by Kim Z. Dale
“It may take some getting used to.” That’s what management said when they told us we’d return to the office in a hybrid mode. The new policy was a purgatorial blend of working from home and working on site. The employees didn’t like it because we wanted to keep working remotely full time. Management didn’t like it because they wanted us in back the office full time, but after two years of everyone working from home, our leadership could no longer pretend that 40-plus hours in the office was a requirement for getting things done.
With the new hybrid schedules, it was hard to keep track of who was in the office and who was at home, so we kept doing video calls regardless of whether the person on the other end was across the country or across the hall. All the calls blurred together. I barely paid attention to my calendar. If a meeting notification popped up, I clicked on it. When another notification came up, I clicked on that. The person whose face appeared on the screen after I connected could be just about anyone, but it was surprising the first time I clicked a meeting link and the person I saw there was me.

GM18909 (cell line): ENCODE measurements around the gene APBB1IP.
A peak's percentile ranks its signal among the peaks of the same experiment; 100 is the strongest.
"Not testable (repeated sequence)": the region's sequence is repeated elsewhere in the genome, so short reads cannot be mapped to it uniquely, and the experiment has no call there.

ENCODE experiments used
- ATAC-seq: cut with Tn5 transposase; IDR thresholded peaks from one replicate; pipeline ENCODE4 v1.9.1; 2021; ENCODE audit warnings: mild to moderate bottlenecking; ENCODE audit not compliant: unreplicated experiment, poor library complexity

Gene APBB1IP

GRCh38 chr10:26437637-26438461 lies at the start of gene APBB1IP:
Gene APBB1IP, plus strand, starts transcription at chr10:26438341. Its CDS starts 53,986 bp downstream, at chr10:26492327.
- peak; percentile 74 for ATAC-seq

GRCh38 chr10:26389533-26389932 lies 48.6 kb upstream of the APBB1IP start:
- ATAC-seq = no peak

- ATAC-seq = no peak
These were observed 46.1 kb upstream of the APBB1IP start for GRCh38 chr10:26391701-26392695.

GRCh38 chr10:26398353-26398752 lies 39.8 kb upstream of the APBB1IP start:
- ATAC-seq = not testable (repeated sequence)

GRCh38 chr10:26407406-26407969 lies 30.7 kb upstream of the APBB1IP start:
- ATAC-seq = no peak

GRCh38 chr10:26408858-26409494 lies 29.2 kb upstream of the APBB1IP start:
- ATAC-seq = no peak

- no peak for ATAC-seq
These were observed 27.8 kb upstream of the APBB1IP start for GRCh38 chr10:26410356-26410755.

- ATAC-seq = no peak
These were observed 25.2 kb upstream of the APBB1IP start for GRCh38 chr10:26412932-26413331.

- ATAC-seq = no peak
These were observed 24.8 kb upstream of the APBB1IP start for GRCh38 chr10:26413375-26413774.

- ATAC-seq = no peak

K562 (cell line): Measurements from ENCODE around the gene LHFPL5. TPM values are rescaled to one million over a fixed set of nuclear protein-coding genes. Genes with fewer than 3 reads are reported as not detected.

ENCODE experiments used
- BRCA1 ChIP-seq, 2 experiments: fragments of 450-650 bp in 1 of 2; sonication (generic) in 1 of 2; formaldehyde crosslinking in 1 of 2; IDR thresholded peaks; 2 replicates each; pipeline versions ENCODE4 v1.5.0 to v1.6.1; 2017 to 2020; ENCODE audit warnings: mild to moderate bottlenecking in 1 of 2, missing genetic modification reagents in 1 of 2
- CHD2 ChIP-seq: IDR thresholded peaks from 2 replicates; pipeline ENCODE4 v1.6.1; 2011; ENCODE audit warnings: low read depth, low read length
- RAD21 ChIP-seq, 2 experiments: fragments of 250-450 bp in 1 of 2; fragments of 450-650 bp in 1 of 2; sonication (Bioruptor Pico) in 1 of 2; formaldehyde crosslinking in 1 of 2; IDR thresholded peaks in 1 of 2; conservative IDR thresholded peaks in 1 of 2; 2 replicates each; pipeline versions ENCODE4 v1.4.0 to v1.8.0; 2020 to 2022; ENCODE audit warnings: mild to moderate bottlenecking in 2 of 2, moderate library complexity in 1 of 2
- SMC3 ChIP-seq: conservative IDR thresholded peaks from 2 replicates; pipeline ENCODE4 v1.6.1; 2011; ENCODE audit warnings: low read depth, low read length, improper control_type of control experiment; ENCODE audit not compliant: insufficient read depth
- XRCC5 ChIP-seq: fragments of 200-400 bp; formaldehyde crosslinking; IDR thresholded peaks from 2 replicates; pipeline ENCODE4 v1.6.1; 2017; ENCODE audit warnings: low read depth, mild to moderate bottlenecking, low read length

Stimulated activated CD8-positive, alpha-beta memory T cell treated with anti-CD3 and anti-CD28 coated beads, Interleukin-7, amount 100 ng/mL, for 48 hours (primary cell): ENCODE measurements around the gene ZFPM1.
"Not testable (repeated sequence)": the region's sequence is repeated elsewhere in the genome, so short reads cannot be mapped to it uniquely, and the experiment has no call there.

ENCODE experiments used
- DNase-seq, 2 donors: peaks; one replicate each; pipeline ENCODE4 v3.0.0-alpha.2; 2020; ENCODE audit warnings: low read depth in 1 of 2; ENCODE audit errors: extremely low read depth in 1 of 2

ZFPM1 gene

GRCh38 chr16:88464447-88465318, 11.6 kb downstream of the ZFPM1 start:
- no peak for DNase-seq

I assumed I must be early to the call and the system was showing my camera-view while waiting for someone else to join. Then, I realized the person I was looking at was not a mirror image of myself. I was in the office, but the image showed me at home. The me on the screen was wearing a different shirt than the one I had on. I was in a virtual meeting with someone who looked like me but was not me. This was disconcerting.
“I wanted to touch base,” said the me on the screen who was not really me.
I let out a panicked squeak and closed the meeting window. I rushed down the hall to my boss’s office. He was casually sipping a smoothie while scrolling through his email.
“I need to go home,” I told him.
“Today is your in-the-office day. We can’t have people switching days willy-nilly. Won’t whatever it is wait until tomorrow?”
“I think someone broke into my house. I was just on a video call with them. They are in my house pretending to be me.”
“They are you. Sort of.”
“It’s part of the new hybrid work arrangement. We realized that with a hybrid schedule your home workspace isn’t in use when you are in the office and your office workspace isn’t in use when you are home. It’s very inefficient. Luckily, we found a way to maximize the available resources. We simply split your soul from your body, so part of you could be in each place at the same time. Neither workspace sits empty, and twice the work can be done. It’s a win-win.”
“Which part am I? The body or the soul?”